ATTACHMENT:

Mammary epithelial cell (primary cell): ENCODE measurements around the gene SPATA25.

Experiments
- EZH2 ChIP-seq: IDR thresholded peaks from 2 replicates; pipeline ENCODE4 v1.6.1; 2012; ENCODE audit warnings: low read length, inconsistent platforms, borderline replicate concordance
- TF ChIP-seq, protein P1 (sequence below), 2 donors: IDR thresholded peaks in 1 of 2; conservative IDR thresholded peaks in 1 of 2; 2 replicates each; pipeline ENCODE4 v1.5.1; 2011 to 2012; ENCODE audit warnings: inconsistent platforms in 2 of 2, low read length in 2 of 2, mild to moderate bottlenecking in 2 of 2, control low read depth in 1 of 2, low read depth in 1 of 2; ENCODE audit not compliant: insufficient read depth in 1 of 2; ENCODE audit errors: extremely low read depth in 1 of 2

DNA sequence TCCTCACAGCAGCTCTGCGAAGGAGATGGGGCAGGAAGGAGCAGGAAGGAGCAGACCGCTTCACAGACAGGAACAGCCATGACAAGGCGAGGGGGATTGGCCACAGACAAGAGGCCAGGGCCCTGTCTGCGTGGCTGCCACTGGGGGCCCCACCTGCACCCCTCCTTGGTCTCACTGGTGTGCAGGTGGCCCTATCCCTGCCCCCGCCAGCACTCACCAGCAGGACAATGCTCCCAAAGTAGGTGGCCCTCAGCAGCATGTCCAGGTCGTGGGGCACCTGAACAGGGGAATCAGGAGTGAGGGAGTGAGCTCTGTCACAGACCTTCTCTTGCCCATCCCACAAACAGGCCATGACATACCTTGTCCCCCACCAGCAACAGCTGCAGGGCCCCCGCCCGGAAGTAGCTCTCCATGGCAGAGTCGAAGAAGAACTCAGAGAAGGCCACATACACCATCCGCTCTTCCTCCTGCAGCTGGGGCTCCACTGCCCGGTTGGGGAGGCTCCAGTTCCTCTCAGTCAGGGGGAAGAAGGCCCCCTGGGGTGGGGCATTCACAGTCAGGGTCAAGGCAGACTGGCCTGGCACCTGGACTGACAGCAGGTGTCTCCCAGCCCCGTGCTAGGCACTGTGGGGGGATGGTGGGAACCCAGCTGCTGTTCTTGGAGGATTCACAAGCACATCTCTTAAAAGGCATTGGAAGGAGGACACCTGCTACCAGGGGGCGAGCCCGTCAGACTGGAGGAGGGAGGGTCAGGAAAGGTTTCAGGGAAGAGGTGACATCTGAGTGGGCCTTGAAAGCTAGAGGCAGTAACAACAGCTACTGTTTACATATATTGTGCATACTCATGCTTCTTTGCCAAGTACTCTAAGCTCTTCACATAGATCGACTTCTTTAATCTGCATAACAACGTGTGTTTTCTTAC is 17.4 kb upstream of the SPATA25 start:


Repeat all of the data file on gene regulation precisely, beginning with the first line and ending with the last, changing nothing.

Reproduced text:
Mammary epithelial cell (primary cell): ENCODE measurements around the gene SPATA25.

Experiments
- EZH2 ChIP-seq: IDR thresholded peaks from 2 replicates; pipeline ENCODE4 v1.6.1; 2012; ENCODE audit warnings: low read length, inconsistent platforms, borderline replicate concordance
- TF ChIP-seq, protein P1 (sequence below), 2 donors: IDR thresholded peaks in 1 of 2; conservative IDR thresholded peaks in 1 of 2; 2 replicates each; pipeline ENCODE4 v1.5.1; 2011 to 2012; ENCODE audit warnings: inconsistent platforms in 2 of 2, low read length in 2 of 2, mild to moderate bottlenecking in 2 of 2, control low read depth in 1 of 2, low read depth in 1 of 2; ENCODE audit not compliant: insufficient read depth in 1 of 2; ENCODE audit errors: extremely low read depth in 1 of 2

DNA sequence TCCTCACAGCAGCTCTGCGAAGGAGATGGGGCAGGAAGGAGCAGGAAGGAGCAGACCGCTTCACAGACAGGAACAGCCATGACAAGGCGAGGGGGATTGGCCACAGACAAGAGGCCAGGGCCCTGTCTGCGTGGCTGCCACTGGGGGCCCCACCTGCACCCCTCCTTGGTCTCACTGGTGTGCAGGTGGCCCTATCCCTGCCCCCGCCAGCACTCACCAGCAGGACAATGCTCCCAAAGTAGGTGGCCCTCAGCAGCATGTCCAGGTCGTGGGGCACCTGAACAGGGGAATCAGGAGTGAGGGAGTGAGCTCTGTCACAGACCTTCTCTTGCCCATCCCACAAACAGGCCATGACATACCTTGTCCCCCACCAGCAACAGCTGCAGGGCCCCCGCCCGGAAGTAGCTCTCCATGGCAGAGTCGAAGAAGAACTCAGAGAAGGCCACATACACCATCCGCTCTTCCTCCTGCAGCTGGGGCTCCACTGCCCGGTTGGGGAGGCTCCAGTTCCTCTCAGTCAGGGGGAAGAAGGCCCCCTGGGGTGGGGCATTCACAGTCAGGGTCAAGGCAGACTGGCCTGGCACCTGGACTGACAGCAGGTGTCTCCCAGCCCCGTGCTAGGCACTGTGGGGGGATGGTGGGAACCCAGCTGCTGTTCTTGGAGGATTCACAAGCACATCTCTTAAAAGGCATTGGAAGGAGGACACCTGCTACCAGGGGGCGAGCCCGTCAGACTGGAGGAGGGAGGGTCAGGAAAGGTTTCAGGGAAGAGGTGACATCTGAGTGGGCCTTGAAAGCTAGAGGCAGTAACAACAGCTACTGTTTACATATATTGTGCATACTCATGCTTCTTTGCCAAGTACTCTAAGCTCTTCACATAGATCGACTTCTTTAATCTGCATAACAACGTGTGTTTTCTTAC is 17.4 kb upstream of the SPATA25 start: